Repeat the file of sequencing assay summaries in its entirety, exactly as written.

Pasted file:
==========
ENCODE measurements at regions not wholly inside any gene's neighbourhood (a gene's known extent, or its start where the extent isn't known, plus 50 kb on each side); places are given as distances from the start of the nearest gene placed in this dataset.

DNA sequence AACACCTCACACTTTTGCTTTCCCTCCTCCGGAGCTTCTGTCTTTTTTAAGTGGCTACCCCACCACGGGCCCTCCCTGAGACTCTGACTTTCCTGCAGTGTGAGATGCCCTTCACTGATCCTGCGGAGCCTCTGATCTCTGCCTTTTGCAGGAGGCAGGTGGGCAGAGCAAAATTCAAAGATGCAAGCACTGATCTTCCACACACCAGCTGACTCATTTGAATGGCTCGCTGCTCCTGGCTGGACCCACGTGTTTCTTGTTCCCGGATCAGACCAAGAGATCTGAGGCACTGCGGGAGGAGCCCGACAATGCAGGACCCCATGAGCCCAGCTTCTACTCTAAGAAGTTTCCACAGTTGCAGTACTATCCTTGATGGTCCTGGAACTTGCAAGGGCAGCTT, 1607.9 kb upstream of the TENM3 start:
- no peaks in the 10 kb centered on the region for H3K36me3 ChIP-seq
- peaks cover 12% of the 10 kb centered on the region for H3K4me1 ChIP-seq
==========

ENCODE measurements at regions not wholly inside any gene's neighbourhood (a gene's known extent, or its start where the extent isn't known, plus 50 kb on each side); places are given as distances from the start of the nearest gene placed in this dataset.

DNA sequence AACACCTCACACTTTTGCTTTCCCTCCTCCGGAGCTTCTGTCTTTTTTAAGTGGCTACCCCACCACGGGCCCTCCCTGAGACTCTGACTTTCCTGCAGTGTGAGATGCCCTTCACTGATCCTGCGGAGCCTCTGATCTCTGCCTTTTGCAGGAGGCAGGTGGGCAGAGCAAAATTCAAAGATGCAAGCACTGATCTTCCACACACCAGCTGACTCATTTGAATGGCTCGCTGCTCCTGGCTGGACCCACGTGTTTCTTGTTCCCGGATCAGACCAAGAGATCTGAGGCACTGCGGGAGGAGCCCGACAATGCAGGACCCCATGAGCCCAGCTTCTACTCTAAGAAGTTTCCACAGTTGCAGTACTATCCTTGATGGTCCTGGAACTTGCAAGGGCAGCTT, 1607.9 kb upstream of the TENM3 start:
- no peaks in the 10 kb centered on the region for H3K36me3 ChIP-seq
- peaks cover 12% of the 10 kb centered on the region for H3K4me1 ChIP-seq